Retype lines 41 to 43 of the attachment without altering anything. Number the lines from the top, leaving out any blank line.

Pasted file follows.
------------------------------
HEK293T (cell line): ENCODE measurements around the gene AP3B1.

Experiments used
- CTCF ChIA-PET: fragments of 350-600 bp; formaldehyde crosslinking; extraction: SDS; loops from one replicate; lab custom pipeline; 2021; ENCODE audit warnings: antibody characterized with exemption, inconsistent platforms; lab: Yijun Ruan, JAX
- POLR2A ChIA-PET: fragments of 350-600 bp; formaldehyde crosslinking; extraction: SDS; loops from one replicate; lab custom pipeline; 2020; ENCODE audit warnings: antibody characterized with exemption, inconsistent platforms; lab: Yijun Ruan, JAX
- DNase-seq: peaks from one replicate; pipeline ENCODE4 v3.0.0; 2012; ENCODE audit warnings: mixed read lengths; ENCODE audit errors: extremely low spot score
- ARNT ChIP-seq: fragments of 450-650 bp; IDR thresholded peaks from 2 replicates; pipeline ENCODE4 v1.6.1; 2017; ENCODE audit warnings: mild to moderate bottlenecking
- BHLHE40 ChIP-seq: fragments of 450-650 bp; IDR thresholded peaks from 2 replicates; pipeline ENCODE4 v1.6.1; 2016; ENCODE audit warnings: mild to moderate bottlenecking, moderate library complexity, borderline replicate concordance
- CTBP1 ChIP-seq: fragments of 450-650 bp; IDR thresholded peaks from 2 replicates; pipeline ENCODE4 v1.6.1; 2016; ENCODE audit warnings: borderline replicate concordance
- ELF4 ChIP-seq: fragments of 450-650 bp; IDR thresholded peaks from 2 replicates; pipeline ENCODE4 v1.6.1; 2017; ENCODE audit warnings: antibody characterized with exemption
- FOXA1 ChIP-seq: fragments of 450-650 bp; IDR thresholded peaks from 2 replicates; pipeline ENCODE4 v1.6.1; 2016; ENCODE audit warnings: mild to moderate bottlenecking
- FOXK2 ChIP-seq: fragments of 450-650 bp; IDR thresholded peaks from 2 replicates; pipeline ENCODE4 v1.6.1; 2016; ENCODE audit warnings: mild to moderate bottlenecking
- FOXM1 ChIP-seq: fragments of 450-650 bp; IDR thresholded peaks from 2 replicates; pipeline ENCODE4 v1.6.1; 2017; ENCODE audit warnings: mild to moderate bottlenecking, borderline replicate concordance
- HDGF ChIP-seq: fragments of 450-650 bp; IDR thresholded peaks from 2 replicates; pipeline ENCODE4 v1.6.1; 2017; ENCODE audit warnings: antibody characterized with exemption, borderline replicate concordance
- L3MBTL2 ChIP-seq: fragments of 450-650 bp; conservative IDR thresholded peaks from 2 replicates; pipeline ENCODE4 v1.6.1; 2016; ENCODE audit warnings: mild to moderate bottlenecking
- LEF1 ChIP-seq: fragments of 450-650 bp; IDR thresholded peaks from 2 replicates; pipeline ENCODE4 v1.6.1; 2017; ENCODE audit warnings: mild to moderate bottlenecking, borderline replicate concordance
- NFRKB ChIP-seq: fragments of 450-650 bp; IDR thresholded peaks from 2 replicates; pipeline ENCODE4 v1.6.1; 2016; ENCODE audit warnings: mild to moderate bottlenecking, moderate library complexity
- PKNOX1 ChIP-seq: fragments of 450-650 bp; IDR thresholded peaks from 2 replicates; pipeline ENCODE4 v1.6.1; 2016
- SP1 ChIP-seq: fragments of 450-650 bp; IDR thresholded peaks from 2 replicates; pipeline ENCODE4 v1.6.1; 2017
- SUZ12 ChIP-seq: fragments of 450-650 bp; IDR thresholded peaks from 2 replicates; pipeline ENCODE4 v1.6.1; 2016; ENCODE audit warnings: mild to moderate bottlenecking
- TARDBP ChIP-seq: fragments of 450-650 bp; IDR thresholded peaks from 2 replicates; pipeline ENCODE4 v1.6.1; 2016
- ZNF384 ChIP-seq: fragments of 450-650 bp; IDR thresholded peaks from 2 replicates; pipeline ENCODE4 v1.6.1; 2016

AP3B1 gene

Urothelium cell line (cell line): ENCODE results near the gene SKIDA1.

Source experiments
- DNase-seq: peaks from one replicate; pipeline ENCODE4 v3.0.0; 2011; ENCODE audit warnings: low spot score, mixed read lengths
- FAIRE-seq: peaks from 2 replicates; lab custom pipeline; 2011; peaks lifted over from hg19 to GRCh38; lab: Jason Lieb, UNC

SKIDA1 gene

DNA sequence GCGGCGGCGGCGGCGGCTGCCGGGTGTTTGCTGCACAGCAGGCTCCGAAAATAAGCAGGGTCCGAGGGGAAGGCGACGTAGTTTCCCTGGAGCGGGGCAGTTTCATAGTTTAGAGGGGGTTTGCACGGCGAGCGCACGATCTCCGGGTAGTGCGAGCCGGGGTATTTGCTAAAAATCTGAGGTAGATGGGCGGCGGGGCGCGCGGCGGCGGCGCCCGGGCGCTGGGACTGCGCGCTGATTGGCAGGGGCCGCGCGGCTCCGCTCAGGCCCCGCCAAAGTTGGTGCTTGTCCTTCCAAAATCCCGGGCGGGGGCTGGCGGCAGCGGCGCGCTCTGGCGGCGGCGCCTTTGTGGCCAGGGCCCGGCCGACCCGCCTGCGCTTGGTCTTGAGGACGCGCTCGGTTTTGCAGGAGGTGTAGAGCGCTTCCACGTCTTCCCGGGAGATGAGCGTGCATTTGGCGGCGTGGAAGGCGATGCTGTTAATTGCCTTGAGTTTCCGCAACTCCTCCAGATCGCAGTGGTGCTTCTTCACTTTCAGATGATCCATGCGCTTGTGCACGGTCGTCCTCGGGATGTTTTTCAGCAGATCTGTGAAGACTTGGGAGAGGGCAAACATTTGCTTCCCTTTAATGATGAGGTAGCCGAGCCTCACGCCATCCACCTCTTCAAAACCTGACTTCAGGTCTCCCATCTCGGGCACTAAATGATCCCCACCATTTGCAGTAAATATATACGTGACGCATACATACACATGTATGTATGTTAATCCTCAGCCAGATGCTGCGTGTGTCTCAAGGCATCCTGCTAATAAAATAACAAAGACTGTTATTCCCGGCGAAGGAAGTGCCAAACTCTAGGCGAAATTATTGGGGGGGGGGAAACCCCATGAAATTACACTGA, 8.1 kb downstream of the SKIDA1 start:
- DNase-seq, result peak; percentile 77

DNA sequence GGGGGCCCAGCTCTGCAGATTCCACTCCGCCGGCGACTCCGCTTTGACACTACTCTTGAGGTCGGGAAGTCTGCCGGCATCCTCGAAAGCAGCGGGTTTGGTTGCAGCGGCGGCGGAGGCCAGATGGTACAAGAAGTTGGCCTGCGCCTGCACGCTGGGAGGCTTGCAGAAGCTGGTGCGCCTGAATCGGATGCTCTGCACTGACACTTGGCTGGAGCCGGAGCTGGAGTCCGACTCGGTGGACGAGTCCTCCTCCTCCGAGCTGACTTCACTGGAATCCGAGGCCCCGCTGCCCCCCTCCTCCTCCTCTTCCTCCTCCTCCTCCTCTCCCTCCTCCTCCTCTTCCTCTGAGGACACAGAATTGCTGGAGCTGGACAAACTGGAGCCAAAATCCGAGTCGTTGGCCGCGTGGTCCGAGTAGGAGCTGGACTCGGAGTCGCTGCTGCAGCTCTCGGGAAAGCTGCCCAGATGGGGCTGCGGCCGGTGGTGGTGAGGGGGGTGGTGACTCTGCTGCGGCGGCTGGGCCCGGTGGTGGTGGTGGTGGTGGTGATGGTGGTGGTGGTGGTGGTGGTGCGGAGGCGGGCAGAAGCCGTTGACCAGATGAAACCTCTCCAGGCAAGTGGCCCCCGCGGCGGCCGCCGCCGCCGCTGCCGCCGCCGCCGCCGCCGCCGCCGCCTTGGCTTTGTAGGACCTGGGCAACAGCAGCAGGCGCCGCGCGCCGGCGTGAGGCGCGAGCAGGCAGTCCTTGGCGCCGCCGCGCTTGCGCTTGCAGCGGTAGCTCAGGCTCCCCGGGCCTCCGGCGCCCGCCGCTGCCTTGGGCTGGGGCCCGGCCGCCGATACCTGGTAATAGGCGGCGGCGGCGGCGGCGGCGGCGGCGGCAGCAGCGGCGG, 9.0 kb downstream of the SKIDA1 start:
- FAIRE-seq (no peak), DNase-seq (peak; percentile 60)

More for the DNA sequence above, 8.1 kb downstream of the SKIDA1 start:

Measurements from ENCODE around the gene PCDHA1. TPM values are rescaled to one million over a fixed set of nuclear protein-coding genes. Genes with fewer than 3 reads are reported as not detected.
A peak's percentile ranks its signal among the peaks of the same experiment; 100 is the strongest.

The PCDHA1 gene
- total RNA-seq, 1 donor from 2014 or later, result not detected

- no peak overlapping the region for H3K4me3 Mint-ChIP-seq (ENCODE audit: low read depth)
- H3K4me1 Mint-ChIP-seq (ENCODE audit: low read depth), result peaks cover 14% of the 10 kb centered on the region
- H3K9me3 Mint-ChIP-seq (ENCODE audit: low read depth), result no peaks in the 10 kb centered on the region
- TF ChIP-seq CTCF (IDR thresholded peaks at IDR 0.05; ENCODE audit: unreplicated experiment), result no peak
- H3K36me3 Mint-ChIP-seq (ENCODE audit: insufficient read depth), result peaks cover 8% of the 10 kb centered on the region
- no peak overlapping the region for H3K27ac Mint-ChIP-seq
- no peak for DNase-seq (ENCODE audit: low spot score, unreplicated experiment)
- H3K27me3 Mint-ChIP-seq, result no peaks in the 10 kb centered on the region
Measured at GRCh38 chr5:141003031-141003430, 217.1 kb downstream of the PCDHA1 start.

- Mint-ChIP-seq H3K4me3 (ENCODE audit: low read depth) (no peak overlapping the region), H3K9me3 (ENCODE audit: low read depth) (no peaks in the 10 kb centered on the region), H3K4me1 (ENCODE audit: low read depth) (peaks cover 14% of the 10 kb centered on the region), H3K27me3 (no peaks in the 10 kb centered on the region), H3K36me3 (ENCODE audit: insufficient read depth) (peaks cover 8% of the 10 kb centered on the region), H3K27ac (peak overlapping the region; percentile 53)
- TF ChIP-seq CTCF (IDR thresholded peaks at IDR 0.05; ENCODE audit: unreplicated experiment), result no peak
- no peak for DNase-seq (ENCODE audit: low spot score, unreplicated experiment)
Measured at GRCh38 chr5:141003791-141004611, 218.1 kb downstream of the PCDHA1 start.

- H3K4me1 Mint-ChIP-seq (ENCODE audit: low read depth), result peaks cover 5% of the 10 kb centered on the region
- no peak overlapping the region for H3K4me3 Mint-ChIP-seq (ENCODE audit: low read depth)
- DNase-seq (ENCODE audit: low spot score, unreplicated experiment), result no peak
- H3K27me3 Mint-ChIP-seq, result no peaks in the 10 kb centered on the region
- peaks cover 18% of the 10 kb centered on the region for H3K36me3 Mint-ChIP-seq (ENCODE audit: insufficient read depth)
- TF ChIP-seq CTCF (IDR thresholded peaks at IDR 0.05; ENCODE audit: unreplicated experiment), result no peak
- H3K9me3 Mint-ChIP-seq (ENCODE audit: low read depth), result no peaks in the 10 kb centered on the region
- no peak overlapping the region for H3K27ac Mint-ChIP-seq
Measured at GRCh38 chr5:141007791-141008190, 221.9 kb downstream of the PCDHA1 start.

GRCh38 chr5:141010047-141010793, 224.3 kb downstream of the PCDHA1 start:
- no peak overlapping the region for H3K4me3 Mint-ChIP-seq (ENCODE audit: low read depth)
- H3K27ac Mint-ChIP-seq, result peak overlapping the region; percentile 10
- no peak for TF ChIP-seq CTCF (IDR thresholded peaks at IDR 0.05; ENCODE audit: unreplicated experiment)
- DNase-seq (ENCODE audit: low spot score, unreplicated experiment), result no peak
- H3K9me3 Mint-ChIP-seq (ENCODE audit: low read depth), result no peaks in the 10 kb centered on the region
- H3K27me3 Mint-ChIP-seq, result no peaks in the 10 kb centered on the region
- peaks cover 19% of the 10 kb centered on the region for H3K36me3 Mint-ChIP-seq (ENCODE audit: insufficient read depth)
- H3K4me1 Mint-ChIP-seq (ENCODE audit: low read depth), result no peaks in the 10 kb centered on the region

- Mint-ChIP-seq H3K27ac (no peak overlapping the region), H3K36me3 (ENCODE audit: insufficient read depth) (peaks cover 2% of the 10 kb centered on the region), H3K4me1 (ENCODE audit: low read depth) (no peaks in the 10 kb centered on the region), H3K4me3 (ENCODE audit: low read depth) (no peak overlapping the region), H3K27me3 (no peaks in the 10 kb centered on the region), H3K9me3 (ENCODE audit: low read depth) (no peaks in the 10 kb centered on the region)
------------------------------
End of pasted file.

- H3K36me3 Mint-ChIP-seq (ENCODE audit: insufficient read depth), result peaks cover 8% of the 10 kb centered on the region
- no peak overlapping the region for H3K27ac Mint-ChIP-seq
- no peak for DNase-seq (ENCODE audit: low spot score, unreplicated experiment)